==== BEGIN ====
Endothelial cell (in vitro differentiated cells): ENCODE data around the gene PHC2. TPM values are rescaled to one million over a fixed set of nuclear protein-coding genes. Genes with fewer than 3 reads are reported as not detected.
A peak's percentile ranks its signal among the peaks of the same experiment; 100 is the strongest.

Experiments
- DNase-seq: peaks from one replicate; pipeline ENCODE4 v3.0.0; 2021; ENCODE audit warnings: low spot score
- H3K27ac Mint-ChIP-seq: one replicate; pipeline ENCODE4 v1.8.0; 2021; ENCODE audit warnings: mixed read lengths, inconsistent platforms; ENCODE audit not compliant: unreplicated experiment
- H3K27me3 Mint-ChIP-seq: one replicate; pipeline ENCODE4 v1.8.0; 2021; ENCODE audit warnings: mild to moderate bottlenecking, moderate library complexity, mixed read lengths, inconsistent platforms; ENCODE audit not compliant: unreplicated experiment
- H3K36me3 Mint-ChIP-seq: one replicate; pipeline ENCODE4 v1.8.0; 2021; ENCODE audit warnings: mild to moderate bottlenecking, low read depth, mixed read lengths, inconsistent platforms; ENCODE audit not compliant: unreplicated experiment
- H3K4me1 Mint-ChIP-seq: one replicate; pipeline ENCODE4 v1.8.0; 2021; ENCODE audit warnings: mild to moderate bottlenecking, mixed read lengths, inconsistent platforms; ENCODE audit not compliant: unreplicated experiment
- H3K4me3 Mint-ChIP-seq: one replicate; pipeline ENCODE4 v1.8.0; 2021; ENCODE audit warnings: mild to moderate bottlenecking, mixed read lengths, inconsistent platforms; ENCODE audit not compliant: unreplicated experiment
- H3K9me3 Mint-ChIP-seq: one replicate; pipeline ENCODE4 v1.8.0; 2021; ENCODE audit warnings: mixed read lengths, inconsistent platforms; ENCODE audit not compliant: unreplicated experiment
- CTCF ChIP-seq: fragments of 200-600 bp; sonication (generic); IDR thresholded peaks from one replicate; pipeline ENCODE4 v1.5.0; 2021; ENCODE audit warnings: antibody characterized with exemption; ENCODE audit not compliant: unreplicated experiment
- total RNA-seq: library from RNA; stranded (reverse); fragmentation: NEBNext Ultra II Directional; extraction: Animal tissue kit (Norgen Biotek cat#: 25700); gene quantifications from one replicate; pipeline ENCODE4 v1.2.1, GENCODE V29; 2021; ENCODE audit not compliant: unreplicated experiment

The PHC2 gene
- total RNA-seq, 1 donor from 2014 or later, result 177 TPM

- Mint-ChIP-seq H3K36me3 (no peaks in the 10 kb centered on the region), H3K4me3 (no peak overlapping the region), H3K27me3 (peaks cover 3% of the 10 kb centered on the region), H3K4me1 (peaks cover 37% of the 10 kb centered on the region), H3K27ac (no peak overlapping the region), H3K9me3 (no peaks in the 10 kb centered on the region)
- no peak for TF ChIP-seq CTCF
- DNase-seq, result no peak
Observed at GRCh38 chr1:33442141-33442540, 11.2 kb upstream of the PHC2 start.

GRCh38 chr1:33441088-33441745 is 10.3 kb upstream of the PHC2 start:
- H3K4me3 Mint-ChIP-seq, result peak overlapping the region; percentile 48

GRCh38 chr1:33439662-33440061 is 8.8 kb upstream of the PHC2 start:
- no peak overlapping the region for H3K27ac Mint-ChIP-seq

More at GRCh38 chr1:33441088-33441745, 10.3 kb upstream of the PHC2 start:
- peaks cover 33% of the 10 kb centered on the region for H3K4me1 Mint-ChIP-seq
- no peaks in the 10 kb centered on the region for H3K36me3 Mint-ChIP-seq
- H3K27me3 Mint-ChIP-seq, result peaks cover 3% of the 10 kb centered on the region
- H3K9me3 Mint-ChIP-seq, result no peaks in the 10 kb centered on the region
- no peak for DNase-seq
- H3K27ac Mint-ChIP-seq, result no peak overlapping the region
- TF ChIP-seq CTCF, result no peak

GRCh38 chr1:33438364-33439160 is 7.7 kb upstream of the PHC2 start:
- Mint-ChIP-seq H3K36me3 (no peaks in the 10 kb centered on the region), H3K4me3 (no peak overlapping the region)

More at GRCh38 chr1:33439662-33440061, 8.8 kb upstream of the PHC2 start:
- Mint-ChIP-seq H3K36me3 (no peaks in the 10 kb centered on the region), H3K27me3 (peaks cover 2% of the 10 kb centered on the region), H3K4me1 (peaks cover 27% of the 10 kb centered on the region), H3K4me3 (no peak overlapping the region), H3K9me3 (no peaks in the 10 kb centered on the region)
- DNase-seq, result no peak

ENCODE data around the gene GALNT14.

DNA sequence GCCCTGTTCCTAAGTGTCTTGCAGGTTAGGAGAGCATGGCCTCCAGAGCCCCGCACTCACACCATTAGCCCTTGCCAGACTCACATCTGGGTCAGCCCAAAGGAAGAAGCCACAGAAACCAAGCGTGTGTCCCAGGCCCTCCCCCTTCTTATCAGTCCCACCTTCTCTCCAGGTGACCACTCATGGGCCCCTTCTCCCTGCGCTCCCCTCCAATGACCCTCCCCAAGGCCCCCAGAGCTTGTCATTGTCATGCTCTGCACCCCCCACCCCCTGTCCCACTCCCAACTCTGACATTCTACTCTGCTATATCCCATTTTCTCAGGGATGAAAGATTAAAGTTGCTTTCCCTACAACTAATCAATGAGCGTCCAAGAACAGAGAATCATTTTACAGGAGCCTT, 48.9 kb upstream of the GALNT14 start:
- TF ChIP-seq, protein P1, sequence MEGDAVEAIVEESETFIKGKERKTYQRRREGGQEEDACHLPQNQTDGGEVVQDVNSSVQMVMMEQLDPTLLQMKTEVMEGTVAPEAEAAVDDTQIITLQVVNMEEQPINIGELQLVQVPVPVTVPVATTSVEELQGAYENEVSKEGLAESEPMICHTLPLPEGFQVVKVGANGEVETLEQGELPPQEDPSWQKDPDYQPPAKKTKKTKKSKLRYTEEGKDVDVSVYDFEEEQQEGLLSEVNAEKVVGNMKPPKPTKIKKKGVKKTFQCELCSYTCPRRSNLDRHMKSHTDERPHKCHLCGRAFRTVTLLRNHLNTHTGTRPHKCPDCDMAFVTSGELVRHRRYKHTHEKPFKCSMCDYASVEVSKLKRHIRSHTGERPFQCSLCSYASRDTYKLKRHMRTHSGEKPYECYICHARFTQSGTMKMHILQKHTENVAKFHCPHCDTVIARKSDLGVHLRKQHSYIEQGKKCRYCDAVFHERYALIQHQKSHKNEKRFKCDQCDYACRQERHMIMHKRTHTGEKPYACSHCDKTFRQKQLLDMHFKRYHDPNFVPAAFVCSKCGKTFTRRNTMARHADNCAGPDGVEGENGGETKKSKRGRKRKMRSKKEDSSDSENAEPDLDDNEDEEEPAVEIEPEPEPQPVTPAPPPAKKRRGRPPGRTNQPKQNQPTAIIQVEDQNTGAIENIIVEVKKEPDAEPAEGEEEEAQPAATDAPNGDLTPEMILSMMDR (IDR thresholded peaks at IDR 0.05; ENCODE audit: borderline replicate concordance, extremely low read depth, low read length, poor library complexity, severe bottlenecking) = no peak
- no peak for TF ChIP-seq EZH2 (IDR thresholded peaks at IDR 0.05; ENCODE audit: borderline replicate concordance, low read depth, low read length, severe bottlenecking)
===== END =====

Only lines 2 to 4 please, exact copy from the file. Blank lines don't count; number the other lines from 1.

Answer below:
A peak's percentile ranks its signal among the peaks of the same experiment; 100 is the strongest.

Experiments
- DNase-seq: peaks from one replicate; pipeline ENCODE4 v3.0.0; 2021; ENCODE audit warnings: low spot score